Friday, February 15, 2008

Filipina Domestic Workers Losing Out to Indonesians in HK Job Market

Filipina domestic workers in Hong Kong relax during their day off

From the Inquirer:

MANILA, Philippines -- The number of Filipino domestic helpers entering Hong Kong has dropped sharply in the past five years as Indonesians are beginning to challenge the Filipinos’ domination of this job market in the former British colony.

“Data from the Hong Kong immigration office show that fewer Filipinos have been working in the former Crown Colony as Indonesian domestic helpers are taking over their territory,” said recruitment consultant Emmanuel Geslani Friday.

Geslani said that as of October 2007, 123,000 of the 250,000 foreign domestic helpers working in Hong Kong were Filipinos. Indonesians comprised 115,000 while Thais, Nepalese, Sri Lankans and other nationalities made up the rest.

“Many Hong Kong employers prefer the Indonesians who are more subservient and allow themselves to be underpaid,” Geslani said. He said Indonesians agree to work every day of the week unlike Filipinos who always want to have a day off.

Geslani said the Philippine government’s policy of raising the monthly salary rate of Filipino domestic helpers and requiring that they undergo language and skills training before their deployment has made the situation worse.

Meanwhile, a number of Hong Kong recruitment agencies are complaining against the allegedly inconsistent and selective application of the processing rules by a Philippine labor official there, Geslani said.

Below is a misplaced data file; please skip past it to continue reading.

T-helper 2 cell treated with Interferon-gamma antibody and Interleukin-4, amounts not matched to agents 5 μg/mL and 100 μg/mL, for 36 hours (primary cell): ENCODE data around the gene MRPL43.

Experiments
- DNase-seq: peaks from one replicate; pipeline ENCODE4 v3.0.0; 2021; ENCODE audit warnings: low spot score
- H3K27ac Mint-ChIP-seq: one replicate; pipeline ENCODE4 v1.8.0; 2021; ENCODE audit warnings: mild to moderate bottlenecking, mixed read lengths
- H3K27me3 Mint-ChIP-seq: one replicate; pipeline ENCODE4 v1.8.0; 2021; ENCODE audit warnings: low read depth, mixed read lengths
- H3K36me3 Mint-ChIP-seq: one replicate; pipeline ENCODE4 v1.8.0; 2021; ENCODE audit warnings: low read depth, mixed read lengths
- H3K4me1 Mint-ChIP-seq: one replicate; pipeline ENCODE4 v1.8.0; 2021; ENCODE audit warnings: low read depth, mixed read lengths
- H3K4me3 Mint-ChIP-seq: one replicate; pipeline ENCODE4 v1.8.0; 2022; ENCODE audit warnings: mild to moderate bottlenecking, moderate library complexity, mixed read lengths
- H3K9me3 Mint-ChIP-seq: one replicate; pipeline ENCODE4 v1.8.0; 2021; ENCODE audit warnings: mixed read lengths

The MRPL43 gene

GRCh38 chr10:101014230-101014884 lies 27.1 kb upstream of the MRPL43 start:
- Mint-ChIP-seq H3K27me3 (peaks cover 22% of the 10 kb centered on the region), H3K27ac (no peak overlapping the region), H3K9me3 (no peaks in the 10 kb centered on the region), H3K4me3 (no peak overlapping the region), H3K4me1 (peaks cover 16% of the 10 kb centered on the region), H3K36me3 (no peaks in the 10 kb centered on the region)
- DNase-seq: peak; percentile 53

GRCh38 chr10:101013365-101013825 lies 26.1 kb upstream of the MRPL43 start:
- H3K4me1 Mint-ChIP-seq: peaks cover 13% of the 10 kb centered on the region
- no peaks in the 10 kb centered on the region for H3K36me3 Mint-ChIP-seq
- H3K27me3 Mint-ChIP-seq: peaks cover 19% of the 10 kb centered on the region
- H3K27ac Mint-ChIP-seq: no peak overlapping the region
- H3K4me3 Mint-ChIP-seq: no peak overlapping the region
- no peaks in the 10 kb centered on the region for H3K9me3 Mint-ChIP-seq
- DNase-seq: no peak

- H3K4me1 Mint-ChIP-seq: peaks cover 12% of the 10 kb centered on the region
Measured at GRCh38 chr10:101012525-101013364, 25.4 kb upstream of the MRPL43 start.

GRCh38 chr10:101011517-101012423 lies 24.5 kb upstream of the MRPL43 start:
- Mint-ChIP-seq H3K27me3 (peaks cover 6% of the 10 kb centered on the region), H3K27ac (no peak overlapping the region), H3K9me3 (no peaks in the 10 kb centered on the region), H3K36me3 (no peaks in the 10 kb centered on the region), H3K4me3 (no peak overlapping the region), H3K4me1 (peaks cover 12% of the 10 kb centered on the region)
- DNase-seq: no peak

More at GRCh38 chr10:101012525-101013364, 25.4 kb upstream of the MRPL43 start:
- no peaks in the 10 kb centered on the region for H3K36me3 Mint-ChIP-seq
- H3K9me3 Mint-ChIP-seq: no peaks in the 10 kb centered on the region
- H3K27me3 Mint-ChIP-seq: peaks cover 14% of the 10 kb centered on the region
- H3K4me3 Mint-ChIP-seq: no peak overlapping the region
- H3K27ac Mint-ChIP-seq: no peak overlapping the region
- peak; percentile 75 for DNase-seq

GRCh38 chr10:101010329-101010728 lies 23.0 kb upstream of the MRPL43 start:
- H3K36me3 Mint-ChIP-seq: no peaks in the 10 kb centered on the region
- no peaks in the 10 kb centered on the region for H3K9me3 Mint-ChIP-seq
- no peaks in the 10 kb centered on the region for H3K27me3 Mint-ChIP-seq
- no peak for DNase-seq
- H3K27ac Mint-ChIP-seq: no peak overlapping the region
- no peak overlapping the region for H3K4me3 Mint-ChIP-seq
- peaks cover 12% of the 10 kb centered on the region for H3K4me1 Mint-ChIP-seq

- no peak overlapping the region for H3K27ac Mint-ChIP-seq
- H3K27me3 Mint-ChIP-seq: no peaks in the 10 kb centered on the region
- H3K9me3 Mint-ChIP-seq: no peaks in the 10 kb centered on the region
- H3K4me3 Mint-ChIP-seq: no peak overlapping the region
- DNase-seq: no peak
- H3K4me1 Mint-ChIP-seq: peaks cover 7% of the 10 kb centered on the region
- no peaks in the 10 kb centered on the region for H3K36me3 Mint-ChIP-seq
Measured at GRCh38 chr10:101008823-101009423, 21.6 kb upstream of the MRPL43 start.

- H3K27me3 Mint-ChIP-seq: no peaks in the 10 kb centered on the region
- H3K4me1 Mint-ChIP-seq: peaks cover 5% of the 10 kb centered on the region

*A few points of interest in this article. For starters, it is admirable that the Philippine government has pursued efforts to improve the skills of and demand higher wages for its domestic workers. Unfortunately, as the article mentions, the domestic help industry, at least in Hong Kong, values cost over anything else.

Therefore, even as Filipina domestic workers now have government policies to raise their pay and skill level, they find themselves losing in the race for the cheapest taker to Indonesians who, as the recruitment consultant so graciously put it, are in a nut shell willing to work more for less and are more tolerant of abuse than their Filipina counterparts.

In international labor migration, a country is exporting its citizens to provide added value to a foreign economy. In an industry like domestic work, however, that does not prize added value as much as it does overhead, this logic does not apply and leaves domestic workers from the Philippines or any country vulnerable to low pay, no time off, and sexual, physical and mental abuse.
The domestic help industry is a race to the bottom, not a race to the top.

With higher required monthly salaries, fewer Filipinas will find employment in domestic work abroad, which ultimately hurts the economy that has become over reliant on migrant earnings sent home and trickles down to the families that generally use these earnings to cover the cost of food, education and health care.

This article truly displays the need for reform in the domestic worker industry. Because of the economic quagmire faced by countries like the Philippines (if they increase monthly wages for domestic workers they decrease demand for their domestic workers, if they let market forces prevail and allow lower salaries they support an industry rife with abuse and little regulation), I think the responsibility to protect domestic workers from abuse, including human trafficking, ultimately falls in the lap of the destination countries like Hong Kong who are in a position to institute industry standards and regulation as well as provide legal and social service resources to workers who are being abused.

What do you all think? What can source countries and destination countries do to reform the domestic help industry and other low pay, largely unregulated service sector industries that attract migrants?

1 comment:

  1. Hey there - It's Helen. Great post on the "race to the bottom" for domestic worker salaries in Hong Kong. I just stated writing about some issues here in Hong Kong as a way to help wrap my head around the situation. Hope you're doing well.